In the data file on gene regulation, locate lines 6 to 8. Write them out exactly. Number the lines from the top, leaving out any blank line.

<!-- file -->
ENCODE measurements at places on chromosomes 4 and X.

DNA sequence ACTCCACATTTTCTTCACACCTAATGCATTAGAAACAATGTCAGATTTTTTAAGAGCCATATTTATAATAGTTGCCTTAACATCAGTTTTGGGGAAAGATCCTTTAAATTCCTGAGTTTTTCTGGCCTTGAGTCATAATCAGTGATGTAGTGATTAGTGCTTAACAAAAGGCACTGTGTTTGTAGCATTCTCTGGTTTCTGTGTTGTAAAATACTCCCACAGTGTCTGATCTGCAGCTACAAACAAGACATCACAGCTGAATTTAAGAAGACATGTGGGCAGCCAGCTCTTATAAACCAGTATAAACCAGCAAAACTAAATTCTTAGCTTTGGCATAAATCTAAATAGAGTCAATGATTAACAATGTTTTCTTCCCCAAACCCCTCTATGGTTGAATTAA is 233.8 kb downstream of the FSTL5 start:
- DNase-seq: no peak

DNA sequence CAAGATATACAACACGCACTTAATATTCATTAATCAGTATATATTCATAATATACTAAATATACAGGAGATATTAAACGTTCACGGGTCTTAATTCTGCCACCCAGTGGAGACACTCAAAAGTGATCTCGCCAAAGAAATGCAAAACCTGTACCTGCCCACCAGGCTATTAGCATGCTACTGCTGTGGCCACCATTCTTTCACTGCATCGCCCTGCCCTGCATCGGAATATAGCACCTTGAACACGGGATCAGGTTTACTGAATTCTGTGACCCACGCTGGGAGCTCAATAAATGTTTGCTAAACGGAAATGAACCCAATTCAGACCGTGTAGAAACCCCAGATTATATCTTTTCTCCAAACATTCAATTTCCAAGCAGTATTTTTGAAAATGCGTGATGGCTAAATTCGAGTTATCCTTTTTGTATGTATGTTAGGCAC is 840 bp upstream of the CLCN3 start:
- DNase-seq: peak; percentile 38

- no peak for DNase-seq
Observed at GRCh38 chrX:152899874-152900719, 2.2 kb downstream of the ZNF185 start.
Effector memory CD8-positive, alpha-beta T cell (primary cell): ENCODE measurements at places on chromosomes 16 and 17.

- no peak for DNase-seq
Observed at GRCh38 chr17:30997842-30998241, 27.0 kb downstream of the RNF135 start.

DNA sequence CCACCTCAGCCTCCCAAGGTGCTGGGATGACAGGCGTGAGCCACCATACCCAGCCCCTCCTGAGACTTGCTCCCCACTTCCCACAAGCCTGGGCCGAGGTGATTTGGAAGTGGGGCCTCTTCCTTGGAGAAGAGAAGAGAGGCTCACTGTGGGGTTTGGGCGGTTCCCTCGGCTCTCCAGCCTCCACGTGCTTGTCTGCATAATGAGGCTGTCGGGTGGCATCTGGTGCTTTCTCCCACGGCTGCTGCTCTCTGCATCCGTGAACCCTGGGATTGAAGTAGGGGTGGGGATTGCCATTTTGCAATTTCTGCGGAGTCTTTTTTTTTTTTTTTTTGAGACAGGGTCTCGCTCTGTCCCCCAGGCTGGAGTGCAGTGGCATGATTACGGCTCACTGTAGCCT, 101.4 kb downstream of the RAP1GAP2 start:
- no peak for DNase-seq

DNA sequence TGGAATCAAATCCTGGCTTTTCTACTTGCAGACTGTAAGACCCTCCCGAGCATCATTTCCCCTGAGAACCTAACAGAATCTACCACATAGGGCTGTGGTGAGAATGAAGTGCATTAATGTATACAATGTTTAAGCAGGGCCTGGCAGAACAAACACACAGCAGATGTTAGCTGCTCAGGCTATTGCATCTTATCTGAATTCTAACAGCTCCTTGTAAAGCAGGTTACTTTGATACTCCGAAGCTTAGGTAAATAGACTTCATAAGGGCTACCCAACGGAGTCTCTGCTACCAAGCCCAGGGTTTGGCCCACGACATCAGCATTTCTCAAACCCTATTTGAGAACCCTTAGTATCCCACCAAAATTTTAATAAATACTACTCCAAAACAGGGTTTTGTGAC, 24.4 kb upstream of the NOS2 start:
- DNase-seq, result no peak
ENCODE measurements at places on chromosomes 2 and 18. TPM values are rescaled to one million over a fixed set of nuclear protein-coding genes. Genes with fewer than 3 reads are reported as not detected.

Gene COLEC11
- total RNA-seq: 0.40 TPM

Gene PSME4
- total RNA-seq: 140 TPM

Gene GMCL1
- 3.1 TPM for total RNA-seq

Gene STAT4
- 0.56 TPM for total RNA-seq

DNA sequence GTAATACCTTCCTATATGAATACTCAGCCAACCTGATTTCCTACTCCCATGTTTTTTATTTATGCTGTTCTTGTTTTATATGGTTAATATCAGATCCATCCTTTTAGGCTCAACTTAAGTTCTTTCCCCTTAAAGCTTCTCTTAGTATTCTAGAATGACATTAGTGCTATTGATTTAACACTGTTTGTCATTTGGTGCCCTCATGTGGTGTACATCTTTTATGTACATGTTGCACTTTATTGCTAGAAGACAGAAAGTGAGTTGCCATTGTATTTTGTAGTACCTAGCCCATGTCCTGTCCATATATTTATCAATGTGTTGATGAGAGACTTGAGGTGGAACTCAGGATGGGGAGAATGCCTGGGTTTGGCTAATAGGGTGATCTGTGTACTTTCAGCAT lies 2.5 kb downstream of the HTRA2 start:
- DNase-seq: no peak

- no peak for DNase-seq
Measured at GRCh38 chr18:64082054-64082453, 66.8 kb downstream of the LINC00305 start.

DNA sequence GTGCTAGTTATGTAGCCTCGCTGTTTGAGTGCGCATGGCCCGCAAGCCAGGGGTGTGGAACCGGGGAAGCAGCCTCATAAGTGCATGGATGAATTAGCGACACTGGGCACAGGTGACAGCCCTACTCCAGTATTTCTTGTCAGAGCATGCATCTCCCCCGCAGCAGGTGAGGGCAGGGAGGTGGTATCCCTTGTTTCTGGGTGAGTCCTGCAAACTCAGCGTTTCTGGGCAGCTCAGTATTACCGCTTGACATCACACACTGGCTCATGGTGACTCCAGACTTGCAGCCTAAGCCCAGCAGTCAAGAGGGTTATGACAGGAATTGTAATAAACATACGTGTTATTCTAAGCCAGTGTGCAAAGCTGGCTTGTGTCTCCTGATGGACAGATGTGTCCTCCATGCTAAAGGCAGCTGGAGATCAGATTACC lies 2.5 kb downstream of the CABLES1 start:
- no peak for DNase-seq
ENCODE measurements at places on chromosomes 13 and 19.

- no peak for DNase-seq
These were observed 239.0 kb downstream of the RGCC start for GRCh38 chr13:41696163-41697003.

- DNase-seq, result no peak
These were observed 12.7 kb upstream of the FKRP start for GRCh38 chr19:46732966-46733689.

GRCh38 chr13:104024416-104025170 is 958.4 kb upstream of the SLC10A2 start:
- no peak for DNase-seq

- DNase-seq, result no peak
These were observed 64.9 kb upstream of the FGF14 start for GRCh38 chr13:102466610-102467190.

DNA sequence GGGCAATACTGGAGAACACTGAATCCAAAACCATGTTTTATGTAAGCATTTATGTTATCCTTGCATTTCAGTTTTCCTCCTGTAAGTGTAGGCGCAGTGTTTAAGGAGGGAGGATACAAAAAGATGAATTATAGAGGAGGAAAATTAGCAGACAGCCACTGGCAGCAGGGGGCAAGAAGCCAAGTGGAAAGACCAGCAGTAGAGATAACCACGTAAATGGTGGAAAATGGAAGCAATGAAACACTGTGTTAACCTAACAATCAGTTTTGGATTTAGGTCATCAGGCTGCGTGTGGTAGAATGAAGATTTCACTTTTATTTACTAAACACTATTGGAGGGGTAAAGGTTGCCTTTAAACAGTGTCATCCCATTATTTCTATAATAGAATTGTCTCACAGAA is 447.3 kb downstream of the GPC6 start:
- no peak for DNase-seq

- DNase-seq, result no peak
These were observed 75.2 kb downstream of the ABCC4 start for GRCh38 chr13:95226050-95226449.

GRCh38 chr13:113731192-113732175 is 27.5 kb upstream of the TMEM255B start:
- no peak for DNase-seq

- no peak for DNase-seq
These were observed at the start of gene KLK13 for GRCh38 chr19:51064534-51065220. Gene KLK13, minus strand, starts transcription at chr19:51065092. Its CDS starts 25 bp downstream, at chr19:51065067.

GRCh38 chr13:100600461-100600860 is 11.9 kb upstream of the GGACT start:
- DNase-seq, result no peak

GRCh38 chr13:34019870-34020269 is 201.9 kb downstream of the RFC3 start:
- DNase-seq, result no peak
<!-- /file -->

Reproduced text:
- no peak for DNase-seq
Observed at GRCh38 chrX:152899874-152900719, 2.2 kb downstream of the ZNF185 start.
Effector memory CD8-positive, alpha-beta T cell (primary cell): ENCODE measurements at places on chromosomes 16 and 17.